The very best part about this recipe was testing out a new method I have discovered for peeling hazelnuts. Instead of roasting and rubbing, you simply blanch them in water with bi-carb soda and the skins peel off perfectly! For one third of a cup of hazelnuts, I used one and a half cups of water and two tablespoons of bi-carb. A revelation!

I am pleased that this recipe made plenty as I think it might be my go to snack for a little while. And I do believe there is a toast, avocado, boiled egg and dukkah breakfast awaiting me in the very near future.

Sunday, March 10, 2019

634/1038 - Wattleseed gnocchi

Finally...more bushfood!

I have made Roman style semolina gnocchi before, but this version has the incredible addition of roasted and ground wattleseed, which interestingly has a coffee-like smell. I was a bit worried that the gnocchi would taste like coffee but instead it simply added a lovely depth to the flavour. 

I will be honest and admit that it didn't appear to set perfectly and so rather than giving up on it, decided to bake it in one piece and to cut it once it was cooked. I am so pleased I did! Except for the minimum two hour resting time, this is a quick and fabulous dish that would make a lovely addition to a roast dinner.

Prior to making this gnocchi, cooking, and therefore challenge recipes, had come to a standstill in my kitchen. Early last week, I dislocated my extensor tendon and while the tendon is fine, it is the ruptured ligament, supposed to be holding said tendon in place, which is taking its sweet time to heal.

With many physical tasks unavailable to me, I amused myself instead with the different perspective my new-found one-handedness provided. Below are my top 10 observations.

1. The time taken to complete most tasks is doubled, but so is the joy in completing them. Putting my pants on without assistance is now an event to be recognised and celebrated.

2. When you find yourself partially incapacitated, you discover quite quickly if your family will step up. From taking on morning porridge duties to making sure all of the necessary jars are open in the morning (I use a lot of hair product), after initial resistance my family have impressed me with their willingness to help.

3. If you like your hands to be very dry after washing (including in-between fingers) doing this with a towel one-handed is quite difficult. Enter my trusty hairdryer which now resides on the bathroom sink acting as a very effective hand dryer.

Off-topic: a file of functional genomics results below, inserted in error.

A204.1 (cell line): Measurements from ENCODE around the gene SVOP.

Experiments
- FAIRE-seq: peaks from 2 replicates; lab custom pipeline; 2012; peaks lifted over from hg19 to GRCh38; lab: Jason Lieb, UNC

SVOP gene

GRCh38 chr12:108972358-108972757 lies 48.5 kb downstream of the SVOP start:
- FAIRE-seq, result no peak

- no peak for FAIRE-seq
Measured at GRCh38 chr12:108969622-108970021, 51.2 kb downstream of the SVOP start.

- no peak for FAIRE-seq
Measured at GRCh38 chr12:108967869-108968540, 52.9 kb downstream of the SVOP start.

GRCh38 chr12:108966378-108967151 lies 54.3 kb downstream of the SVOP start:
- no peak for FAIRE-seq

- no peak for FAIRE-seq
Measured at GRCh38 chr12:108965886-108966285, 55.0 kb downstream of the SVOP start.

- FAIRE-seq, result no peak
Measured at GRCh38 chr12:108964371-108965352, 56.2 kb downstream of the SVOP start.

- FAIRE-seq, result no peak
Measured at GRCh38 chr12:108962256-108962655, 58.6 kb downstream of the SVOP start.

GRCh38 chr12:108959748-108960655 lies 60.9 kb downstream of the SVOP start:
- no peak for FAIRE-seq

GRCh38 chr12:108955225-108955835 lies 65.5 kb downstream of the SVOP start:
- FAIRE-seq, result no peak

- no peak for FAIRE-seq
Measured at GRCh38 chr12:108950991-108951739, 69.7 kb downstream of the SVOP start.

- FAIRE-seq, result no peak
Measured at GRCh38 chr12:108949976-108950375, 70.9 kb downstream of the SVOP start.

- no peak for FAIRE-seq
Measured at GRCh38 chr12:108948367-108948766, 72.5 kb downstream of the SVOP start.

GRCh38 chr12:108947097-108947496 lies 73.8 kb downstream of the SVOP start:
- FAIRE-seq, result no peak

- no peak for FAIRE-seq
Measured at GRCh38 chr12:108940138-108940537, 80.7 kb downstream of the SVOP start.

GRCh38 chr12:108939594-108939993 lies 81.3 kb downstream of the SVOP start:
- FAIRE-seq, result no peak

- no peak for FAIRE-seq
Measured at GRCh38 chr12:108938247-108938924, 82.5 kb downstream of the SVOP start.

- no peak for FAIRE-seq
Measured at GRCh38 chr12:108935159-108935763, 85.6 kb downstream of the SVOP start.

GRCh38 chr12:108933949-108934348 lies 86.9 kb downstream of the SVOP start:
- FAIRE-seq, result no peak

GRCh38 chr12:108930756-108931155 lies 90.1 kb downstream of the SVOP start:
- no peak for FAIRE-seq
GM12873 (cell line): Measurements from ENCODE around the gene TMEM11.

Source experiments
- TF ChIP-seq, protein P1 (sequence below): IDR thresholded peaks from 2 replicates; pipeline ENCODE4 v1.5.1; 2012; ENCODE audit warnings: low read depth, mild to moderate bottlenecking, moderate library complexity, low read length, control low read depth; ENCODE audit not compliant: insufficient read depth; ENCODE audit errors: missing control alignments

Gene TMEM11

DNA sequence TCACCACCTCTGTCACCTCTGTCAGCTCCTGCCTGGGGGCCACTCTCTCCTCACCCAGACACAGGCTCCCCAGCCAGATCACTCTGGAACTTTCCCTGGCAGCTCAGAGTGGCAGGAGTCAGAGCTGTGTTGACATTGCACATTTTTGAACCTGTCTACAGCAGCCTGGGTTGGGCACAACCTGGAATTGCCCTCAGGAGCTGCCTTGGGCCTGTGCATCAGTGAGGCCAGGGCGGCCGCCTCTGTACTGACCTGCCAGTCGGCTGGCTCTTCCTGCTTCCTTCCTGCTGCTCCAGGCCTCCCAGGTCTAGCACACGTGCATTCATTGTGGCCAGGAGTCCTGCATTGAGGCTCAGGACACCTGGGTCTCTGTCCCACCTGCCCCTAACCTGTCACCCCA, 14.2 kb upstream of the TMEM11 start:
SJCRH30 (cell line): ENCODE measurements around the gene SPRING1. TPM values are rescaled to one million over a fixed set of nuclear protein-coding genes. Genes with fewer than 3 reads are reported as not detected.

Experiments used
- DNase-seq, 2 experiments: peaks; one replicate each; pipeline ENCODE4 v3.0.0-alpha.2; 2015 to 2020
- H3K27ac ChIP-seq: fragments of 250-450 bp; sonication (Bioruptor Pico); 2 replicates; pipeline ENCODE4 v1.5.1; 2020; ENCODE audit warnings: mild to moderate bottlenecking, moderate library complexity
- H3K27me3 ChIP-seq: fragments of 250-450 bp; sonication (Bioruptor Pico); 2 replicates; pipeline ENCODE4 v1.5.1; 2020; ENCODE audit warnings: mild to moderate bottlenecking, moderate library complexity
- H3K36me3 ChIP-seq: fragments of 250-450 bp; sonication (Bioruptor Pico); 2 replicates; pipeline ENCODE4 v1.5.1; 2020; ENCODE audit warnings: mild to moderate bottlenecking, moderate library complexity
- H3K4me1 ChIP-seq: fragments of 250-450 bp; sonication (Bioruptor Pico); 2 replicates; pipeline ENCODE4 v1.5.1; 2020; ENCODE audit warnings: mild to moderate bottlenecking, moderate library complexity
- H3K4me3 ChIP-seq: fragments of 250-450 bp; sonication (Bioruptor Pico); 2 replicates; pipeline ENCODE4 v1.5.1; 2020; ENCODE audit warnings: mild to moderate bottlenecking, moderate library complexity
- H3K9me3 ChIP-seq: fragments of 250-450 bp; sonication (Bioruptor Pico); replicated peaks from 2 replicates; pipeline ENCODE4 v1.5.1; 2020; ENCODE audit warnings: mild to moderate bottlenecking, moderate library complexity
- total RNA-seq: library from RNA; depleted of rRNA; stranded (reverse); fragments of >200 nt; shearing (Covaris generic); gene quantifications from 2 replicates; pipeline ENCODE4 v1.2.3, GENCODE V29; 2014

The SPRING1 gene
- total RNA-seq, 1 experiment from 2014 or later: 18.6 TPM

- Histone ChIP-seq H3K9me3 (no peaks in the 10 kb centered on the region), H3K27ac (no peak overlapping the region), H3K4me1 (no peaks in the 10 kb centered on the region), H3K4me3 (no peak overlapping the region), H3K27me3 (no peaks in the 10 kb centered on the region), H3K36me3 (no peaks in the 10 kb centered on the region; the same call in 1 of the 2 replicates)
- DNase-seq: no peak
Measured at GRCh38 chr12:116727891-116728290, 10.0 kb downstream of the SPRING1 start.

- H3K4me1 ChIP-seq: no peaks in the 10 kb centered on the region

4. When your second hand is also temporarily compromised, straws are your friend. I am not a fan of plastic straws and so have a set of the stainless variety. While they are a fabulous option for the environment, it is important they not be approached too quickly if you prefer your teeth intact. A lesson I learned very quickly!

5. Speaking of teeth, more can be done with teeth than you can imagine; from operating zips to tearing open band-aid packets. Not methods I would be likely to use in public, but perfectly acceptable in the privacy of my home.

6. Studying with one hand (provided your preferred hand is not affected) is still completely possible and in fact, is the task I am able to complete with minimal change. Needless to say, I am way ahead in my studies right now, and yes, my one-handed typing is becoming impressively fast.

7. For somebody who cuts their own hair (yes, I am aware this is weird), the lesson learned is not to put off a much-needed haircut! I am currently sporting an enormously bushy head of hair and still don’t trust a professional to touch it. It appears that public engagements will be cancelled for some time.

8. I have always run hands-free on the cross-trainer which amuses my husband no end. I like to run on the back end of the pedals which means that, being five foot two, there is no way I can reach the handles comfortably. This style of running hands-free has come in very handy this week, preventing me from becoming a complete couch potato.

9. Where there is a will there is a way. Although I am unable to hang washing on the line with pegs (I am determined, not a magician) I have today managed to hang an entire load one handed onto our very large washing rack, which I also assembled with one hand. Not much is impossible if you want it badly enough.

10. I discovered that if the onion/garlic/bacon chopping is done by someone else, a pretty fabulous bolognese can be made with one hand. The execution was not perfect; grated nutmeg was never going to happen and I did accidentally pull the thyme out of the ground with the roots attached (whoops) but otherwise the result was surprisingly good.

I almost managed this recipe on my own, requiring assistance for only a couple of small tasks which included pouring the semolina into the milk as I whisked and taking the tray of gnocchi out of the oven. Stay tuned for (hopefully) more one-handed recipes soon. 

Sunday, February 24, 2019

633/1038 - Ajo blanco - white gazpacho from Malaga

I have spoken before of our friend with the incredible garden. He has previously provided us with herbs, fresh trout from his aquaponics set up and various vegetables which we have always put to good use. Yesterday's gift was these unbelievable wine grapes which smelled like nothing I have smelled before; almost as if they contained some kind of exotic perfume. I must have put these beautiful grapes to my nose at least twenty times to inhale the incredible aroma.